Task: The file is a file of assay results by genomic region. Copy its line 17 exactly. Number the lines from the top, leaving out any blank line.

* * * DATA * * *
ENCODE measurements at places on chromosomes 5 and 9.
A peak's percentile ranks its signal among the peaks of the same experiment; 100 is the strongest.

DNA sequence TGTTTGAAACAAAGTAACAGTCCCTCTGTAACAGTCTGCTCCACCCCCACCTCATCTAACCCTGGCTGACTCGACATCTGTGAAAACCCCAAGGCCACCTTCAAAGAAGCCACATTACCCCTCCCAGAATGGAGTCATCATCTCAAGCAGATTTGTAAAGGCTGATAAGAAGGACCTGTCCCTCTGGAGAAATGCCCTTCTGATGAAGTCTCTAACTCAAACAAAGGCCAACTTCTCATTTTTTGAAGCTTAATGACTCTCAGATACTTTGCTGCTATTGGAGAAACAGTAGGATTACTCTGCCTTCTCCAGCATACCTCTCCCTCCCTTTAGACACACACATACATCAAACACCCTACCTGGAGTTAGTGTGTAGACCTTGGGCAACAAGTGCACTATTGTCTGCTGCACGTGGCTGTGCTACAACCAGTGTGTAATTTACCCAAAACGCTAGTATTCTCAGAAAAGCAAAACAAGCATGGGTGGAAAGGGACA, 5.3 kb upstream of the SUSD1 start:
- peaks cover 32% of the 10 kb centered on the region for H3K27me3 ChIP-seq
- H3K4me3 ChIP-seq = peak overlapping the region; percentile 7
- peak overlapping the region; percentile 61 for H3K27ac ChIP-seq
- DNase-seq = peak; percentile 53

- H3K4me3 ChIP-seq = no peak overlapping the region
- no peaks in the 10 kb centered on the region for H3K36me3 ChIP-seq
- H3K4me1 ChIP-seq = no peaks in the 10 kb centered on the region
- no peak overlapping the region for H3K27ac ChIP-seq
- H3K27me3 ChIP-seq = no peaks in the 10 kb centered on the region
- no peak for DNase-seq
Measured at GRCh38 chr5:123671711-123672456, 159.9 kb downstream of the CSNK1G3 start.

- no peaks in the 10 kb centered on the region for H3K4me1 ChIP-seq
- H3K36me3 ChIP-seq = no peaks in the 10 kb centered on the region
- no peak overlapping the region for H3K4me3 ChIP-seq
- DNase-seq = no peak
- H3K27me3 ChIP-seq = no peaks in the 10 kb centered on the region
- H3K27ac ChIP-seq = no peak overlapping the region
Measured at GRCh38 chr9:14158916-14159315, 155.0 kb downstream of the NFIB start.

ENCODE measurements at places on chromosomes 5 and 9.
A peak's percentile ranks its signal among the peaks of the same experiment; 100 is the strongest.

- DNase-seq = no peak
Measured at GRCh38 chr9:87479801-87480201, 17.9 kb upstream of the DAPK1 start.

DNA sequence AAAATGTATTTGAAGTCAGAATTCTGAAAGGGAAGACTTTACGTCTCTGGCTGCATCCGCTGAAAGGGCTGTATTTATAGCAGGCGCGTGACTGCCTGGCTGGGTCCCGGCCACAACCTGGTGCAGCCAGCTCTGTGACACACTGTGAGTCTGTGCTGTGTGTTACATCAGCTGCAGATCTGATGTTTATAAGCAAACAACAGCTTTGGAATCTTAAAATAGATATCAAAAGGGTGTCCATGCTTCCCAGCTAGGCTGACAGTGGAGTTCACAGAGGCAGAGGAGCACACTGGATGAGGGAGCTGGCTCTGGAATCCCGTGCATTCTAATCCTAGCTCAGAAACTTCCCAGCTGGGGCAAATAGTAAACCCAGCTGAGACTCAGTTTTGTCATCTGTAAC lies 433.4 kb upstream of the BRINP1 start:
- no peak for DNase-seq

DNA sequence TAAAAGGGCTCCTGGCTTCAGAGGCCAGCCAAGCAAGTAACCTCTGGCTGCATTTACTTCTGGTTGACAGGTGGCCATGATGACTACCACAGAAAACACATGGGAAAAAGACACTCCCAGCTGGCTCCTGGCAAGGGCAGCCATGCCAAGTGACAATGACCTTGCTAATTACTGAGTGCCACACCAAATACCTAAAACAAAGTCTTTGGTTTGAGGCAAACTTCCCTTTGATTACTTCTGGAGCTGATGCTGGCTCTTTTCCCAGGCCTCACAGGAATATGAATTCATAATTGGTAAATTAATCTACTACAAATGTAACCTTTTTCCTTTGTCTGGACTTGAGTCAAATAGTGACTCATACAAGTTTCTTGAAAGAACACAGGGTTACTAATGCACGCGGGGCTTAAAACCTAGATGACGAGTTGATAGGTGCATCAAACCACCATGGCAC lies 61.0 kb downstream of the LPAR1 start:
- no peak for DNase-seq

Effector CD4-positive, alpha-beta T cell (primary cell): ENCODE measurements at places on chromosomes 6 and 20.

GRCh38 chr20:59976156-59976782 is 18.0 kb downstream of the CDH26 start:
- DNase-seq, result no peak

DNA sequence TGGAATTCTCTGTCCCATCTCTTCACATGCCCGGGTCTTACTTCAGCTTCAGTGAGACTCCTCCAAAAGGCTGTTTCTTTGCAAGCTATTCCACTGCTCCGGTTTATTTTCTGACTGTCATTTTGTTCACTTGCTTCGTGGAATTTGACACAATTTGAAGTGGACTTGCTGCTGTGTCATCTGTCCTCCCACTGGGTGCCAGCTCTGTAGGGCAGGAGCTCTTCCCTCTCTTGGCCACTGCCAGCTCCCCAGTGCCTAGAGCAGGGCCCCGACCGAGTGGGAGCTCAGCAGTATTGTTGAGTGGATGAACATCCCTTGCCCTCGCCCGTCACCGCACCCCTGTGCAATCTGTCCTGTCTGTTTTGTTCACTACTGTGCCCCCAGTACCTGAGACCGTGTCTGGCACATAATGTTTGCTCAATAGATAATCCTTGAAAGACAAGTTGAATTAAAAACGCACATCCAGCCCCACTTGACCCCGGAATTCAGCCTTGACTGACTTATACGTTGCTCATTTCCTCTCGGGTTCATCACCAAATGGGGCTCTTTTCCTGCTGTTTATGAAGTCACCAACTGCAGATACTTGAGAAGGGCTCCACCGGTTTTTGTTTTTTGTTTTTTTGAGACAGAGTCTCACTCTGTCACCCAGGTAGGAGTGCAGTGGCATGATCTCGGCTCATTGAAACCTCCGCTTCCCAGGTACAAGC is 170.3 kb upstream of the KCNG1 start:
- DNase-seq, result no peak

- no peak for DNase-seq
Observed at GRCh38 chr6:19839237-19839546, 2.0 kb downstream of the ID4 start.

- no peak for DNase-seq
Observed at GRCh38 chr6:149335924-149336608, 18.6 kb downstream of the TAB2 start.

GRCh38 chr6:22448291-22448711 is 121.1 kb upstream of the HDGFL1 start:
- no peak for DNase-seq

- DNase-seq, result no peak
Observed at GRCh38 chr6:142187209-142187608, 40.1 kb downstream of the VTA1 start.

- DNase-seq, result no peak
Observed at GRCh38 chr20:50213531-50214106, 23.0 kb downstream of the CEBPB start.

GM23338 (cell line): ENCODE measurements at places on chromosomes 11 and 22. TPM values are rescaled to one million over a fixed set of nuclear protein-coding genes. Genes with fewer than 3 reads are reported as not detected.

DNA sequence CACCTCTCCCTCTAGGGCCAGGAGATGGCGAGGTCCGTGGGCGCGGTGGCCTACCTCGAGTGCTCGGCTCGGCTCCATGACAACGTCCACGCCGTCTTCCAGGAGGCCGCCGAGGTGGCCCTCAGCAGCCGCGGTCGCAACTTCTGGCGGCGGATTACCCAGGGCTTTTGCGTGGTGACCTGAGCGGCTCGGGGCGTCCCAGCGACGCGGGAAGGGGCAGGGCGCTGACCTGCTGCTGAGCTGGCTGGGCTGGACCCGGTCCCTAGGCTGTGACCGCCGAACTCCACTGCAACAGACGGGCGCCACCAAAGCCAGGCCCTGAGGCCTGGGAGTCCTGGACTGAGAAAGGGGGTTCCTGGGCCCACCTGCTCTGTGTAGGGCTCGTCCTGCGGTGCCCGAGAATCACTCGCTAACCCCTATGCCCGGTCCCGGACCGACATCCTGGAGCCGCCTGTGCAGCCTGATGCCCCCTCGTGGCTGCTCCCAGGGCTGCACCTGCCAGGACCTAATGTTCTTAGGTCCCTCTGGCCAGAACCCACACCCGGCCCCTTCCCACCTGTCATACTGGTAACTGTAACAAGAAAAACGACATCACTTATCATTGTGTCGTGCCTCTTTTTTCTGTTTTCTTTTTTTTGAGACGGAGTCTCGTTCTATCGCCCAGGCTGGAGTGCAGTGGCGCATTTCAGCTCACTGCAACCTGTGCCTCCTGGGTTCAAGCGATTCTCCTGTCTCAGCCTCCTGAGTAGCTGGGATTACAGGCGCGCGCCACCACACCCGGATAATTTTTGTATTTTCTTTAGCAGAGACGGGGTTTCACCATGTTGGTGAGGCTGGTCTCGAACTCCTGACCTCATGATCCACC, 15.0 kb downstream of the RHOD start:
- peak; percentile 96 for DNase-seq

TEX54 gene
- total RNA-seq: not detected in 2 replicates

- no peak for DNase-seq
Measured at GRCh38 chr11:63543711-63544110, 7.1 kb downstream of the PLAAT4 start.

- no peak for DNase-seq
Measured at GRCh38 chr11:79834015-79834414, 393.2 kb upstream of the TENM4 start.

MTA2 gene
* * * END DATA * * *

- no peak overlapping the region for H3K4me3 ChIP-seq